Perhaps counterintuitively, some of the Internet's biggest gatekeepers are also some of its least-protected enablers. Country-code Top-Level Domain registries (ccTLDs), whose databases are responsible for routing user requests to reach a website to that website, are typically universities or small organizations who provide the registry services to entire countries or regions.
A registry like this basically keeps a database of domain names for a country, a region or another grouping. Examples would be URLs ending with .fr (French domain name registry operated by a non-profit called AFNIC), .edu (operated by a non-profit that promotes the use of IT for education in US educational institutions) or .co.uk (a UK ccTLD, also operated by a non-profit).
These shops cannot afford to throw a lot of resources at security, which makes websites in their databases – which map domain names to websites – easy prey to hackers. “They don't have the resources to apply security teams to run scanning tools or do deep code reviews,” Mark Estberg, senior director of security and compliance for Microsoft's online services, says about ccTLDs.
A typical IT infrastructure of such a registry consists of a few servers in a colocation data center. They have the same security guidance all web-service providers have, but it's not enough. “Typically what happens is they'll have a cross-site scripting vulnerability on their web service or an unpatched server, and that vulnerability will be taken advantage of,” Estberg says.
On the end-user side, the result is a request to reach a certain website is simply redirected to a different website that may install some malware on the user's computer or display a message – often a political one. Such attacks have been happening for years, and many of the world's websites have suffered, including a number of Microsoft sites.
“It's been happening for years, and what we've noticed more recently is the volume of attacks [has] increased,” Estberg says. This is why Microsoft announced on Tuesday, in conjunction with the RSA Conference in San Francisco, that it will be providing free security services to all top-level domain registries, including ccTLDs, to help prevent and, if attacked, deal with such attacks. The risk-assessment service the company is offering (finding security vulnerabilities and suggesting ways to fix them) will employ the same procedures Microsoft uses to protect its own infrastructure.
Permanent state of alert
Being one of the world's largest software companies and now also a major provider of cloud-based services, Microsoft is basically in permanent state of being under attack, Estberg says. While its web services have suffered consequences of attacks on ccTLD registries, the most common type of attack on the infrastructure supporting Microsoft's cloud services is Denial of Service (DoS). “We're subject to Denial-of-Service attacks on a very regular basis,” he says.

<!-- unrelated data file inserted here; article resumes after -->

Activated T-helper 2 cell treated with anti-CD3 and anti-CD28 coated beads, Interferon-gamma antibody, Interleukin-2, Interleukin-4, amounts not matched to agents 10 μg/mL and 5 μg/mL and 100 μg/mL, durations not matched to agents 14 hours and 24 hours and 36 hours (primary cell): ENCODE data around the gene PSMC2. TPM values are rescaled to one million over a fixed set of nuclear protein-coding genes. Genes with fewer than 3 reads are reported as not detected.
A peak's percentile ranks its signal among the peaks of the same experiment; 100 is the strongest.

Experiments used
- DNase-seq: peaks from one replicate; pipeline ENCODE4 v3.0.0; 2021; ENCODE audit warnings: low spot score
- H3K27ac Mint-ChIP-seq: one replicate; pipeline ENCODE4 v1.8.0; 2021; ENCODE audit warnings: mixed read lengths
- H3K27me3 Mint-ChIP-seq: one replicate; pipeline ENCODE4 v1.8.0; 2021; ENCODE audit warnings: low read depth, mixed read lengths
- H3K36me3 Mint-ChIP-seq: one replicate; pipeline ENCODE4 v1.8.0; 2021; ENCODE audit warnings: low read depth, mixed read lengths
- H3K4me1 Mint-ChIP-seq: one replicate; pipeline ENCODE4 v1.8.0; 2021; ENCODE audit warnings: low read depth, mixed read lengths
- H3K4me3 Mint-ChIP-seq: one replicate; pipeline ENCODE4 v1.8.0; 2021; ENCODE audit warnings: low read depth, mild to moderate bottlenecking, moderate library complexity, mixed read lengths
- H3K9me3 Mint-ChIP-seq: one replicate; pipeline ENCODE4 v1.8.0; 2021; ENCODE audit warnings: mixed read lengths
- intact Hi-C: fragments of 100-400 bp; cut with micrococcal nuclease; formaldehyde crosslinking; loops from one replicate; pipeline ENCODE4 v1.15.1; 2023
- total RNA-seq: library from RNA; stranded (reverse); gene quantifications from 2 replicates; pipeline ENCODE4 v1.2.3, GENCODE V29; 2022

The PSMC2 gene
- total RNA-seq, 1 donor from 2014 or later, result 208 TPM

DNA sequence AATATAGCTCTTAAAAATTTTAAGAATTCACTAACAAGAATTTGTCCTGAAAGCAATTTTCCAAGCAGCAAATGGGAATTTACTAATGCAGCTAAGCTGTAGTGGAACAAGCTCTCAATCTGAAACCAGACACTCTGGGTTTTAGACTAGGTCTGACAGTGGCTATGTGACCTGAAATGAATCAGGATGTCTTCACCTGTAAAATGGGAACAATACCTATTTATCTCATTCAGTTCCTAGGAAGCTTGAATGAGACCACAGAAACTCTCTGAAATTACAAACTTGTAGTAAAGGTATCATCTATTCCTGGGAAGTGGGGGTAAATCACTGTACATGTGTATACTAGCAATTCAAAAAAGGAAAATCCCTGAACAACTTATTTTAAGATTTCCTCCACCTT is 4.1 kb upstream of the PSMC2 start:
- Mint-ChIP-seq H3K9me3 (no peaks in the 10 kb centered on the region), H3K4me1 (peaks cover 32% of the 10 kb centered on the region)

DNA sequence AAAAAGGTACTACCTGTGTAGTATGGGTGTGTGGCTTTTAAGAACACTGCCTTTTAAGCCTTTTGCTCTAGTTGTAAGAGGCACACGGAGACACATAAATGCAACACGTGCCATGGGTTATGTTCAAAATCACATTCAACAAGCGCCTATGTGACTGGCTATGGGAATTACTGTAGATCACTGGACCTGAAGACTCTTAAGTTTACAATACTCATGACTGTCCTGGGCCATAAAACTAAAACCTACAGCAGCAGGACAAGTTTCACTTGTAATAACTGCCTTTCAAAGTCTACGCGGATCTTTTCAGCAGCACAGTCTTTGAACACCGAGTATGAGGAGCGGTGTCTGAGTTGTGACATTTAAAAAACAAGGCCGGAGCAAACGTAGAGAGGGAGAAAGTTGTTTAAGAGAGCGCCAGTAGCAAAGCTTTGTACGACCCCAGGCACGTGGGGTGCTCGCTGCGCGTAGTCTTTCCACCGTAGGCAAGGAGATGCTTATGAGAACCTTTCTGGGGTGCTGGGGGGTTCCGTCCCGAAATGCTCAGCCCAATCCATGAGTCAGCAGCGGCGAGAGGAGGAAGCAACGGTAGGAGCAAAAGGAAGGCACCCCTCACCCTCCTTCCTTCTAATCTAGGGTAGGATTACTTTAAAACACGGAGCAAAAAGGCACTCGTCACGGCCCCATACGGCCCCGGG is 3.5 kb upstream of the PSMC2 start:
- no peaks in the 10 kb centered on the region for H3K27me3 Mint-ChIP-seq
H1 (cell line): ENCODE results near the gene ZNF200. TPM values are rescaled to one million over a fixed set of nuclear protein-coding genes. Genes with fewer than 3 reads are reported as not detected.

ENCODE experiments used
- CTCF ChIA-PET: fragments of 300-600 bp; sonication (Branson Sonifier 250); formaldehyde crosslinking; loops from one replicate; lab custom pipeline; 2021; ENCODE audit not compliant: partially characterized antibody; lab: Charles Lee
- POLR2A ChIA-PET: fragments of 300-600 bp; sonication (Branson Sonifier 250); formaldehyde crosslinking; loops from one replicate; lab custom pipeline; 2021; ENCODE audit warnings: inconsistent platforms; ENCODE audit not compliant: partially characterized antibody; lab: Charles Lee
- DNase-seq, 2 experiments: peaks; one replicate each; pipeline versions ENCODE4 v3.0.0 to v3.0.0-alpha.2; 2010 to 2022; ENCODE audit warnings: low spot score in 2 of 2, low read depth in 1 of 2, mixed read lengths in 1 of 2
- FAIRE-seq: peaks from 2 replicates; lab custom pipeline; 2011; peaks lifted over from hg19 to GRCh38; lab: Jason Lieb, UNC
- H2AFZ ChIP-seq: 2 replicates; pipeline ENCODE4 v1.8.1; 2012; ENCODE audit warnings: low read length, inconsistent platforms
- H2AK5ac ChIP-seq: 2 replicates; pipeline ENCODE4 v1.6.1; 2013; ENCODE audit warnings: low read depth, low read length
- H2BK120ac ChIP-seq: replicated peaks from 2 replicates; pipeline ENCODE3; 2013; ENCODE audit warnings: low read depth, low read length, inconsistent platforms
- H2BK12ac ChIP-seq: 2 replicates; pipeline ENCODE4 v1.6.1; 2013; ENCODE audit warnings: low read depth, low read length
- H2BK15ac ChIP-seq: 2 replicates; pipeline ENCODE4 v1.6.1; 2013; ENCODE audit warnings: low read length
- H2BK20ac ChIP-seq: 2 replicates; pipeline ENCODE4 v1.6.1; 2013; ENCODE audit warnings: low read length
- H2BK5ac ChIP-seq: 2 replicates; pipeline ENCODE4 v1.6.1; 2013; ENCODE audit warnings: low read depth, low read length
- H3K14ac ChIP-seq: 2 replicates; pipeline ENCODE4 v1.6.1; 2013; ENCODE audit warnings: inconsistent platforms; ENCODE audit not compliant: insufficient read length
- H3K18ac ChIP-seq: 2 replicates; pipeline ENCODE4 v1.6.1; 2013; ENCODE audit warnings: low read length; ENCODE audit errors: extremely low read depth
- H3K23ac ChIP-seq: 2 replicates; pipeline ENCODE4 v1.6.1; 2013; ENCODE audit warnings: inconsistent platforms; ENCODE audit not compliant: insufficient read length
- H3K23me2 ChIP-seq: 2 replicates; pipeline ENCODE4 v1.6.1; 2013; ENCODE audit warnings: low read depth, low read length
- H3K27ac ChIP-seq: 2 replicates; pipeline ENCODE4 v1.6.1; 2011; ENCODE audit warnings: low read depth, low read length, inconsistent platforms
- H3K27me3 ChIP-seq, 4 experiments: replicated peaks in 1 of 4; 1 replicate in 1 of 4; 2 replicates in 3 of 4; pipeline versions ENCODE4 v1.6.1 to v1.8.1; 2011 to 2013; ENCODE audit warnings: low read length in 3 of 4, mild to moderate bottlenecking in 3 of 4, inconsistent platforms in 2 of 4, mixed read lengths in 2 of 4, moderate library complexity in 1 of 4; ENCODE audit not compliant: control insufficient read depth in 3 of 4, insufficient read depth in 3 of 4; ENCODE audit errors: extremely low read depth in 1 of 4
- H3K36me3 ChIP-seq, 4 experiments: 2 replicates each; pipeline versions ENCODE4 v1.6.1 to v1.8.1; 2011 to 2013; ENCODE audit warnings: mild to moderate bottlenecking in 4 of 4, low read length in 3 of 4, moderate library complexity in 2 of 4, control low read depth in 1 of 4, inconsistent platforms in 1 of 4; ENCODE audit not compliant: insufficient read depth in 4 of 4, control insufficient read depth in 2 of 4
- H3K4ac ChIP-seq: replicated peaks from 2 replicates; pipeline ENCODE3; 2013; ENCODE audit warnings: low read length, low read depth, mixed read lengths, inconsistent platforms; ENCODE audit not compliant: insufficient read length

Estberg's team – about 100 people responsible for security and compliance of the global cloud infrastructure – has built out a large infrastructure to manage these attacks and implemented technology to redirect the packets that attempt to flood the company's servers during a DoS attack.
He thinks there are two main reasons DoS attacks are so common. One is elasticity and scalability of public-cloud infrastructure. The main appeal of using cloud for “legitimate” IT purposes is also what makes DoS attacks fairly easy to undertake. Instead of looking for physical PCs around the world to send a flood of requests to a web service, attackers can now deploy a bunch of virtual machines in the Cloud to do the job. The second reason is that the attackers have become more organized, Estberg says.
The infrastructure Estberg's team secures is separate from Microsoft's own IT – a delineation the company keeps very deliberately. This is the infrastructure that supports its Azure Infrastructure- and Platform-as-a-Service offerings. These are subject to DoS attacks, but the most targeted part of Microsoft's cloud portfolio are its Software-as-a-Service offerings for consumers, such as Outlook.com or Bing. Attacks on its SaaS products for enterprises (Office 365 or CRM Live) are usually more focused on specific data, since these are the systems storing a lot of enterprise information, but they also come under typical DoS attacks on a regular basis.
Attackers' goals vary, Estberg says. Some of them look for publicity, others try to steal data, and yet others want to simply create disruption.
Estberg, 45, has been at Microsoft for 13 years, 11 of them in security. When asked if there was a single thing he thought every operator of cloud infrastructure should know about security, he is quick to answer simply: “Remember the fundamentals.”